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A journal club style critical review of current publications in evidence-based transgender medical care.

Friday, June 1, 2012

Estrogen replacement in girls with Turner syndrome: What is the optimal estrogen dose and route?

Pharmacokinetic and pharmacodynamic study of various doses oral and transdermal estrogen found that transdermal estradiol 75mcg patches most closely approximated physiologic estrogen levels in agonadal girls with Turner syndrome. (1)

     As is the case in the care of transgender women, the optimal regimen of hormone replacement for girls with Turner syndrome is not well established.  Applying knowledge from Turner syndrome to the cross-sex hormone therapy (csHT) of transwomen is to some degree intuitive; both involve long term estrogen therapy across the lifespan.  Investigators aimed to study the pharmacokinetics and pharmacodynamics of various doses and routes of 17-beta estradiol on 10 girls with Turner syndrome.  Subjects were divided into two groups; one high dose group and one low dose group.  Girls in each group were treated with both transdermal and oral preparations, with a two-week washout period between each regimen (regimens: 75mcg and 37.5mcg patch (Vivelle) changed twice/weekly, 2mg and 0.5mg micronized estradiol tablets (Estrace) once/daily.  Results were compared to integrated mean estrogen levels over one menstrual cycle in a control group of 20 healthy menstruating girls.  Levels of estradiol (e2) and estrone (e1) were measured in all subjects and controls.

     Mean serum estradiol concentrations were closest to those of the control group in the high-dose transdermal group (114 +/- 31pg/ml transdermal, 96 +/- 11pg/ml for controls) for.  Levels in the low dose transdermal and high dose groups were similar.  Levels were lowest in the low dose oral group.  Estrone (e1) concentrations were higher the oral groups, likely because of hepatic and intestinal conversion.  LH/FSH suppression was equal in both high dose groups, but more pronounced in the low dose transdermal vs. oral.  In all cases gonadotropins did not fully normalize (particularly FSH, which responds in part to inhibin, which is absent in hypogonadal states).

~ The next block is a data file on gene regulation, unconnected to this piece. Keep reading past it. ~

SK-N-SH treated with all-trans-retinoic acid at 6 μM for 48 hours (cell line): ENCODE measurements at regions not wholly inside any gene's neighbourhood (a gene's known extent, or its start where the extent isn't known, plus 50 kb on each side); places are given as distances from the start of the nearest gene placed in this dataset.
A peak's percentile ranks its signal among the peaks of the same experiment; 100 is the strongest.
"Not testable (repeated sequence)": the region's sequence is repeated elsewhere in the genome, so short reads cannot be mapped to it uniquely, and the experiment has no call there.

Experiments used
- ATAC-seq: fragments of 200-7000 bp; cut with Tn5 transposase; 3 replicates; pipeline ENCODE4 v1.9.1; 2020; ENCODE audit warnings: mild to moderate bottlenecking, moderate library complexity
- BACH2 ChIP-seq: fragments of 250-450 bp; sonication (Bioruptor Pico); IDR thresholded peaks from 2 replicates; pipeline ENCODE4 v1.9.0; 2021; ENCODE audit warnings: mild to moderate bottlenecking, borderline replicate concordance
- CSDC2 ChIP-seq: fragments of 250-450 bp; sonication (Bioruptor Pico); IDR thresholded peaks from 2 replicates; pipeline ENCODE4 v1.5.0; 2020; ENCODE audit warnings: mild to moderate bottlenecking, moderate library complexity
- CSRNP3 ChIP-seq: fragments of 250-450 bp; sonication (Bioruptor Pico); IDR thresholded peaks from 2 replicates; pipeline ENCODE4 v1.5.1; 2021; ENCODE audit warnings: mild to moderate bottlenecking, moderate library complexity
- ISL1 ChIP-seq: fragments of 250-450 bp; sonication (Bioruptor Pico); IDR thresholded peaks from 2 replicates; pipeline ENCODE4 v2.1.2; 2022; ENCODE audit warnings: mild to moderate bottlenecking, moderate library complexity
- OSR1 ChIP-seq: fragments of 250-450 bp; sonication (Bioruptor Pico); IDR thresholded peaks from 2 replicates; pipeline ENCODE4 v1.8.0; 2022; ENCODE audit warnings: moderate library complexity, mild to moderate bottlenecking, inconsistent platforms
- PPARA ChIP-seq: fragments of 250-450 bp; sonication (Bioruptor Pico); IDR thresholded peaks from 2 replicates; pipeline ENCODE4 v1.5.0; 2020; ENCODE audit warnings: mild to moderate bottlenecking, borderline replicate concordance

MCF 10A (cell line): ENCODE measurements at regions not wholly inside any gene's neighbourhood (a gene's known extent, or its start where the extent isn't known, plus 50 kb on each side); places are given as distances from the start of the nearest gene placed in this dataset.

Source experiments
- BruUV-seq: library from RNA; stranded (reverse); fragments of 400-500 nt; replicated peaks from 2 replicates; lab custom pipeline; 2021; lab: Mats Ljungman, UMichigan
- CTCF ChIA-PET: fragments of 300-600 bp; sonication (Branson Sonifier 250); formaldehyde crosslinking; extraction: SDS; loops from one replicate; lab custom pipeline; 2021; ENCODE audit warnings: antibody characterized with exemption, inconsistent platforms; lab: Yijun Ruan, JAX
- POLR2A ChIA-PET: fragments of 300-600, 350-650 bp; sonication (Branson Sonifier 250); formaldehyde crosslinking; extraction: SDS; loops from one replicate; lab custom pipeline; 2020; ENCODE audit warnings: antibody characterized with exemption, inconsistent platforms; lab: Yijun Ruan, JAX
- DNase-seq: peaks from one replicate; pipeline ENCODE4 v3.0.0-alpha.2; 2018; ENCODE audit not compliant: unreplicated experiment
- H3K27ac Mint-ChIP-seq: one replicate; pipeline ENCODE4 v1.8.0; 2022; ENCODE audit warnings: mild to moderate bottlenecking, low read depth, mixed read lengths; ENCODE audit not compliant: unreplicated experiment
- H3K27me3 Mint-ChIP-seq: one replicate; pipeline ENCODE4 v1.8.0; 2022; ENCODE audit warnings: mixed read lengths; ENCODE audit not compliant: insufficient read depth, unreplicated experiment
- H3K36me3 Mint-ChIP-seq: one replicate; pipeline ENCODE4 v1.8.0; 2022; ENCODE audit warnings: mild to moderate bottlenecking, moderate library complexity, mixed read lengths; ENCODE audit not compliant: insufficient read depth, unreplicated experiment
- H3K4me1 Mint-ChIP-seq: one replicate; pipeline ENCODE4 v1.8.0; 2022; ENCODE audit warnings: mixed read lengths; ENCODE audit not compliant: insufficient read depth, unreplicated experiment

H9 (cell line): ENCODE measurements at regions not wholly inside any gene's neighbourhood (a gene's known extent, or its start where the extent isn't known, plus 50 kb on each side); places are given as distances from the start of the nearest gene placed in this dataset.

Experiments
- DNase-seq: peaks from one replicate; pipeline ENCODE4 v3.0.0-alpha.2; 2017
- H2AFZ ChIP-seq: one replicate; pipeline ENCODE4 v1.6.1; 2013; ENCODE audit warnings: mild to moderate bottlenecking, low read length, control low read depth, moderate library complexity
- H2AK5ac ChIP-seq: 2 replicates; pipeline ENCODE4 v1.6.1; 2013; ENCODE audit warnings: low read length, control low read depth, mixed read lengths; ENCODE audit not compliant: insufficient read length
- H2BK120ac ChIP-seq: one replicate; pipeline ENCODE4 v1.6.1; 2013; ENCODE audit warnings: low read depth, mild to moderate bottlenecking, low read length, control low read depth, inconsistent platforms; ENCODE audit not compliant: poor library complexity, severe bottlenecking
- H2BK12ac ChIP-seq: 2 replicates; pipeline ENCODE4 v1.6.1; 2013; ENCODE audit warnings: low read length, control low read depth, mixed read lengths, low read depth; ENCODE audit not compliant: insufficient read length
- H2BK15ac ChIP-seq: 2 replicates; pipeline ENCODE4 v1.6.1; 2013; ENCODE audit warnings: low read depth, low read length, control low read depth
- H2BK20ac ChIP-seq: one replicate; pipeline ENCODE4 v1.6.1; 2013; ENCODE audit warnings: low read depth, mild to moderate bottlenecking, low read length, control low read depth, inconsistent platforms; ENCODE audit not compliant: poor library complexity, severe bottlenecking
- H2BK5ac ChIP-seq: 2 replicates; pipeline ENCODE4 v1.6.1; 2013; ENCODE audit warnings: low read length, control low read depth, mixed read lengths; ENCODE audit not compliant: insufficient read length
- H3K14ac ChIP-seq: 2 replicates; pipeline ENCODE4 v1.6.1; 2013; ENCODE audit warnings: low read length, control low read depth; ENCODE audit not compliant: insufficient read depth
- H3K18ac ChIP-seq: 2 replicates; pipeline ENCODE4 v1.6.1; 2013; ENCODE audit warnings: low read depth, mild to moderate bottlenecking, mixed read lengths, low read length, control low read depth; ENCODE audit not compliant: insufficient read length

It is unclear if pharmacologic studies in Turner syndrome females are applicable in those with male physiology or genetics.  For example, transwomen’s skin and connective tissue may have different absorption characteristics with respect to transdermal delivery systems.  It is also unclear if targeting physiologic estradiol levels is an appropriate clinical target for medical transition.  While estrone is generally considered to have minimal estrogenic activity, it may serve as an estrogen reservoir and may explain why patients describe feeling “different” on oral vs. transdermal preparations with similar serum levels.  Lastly, measurement of serum estrogens is wrought with difficulties and this study was not adequately powered to draw firm conclusions.


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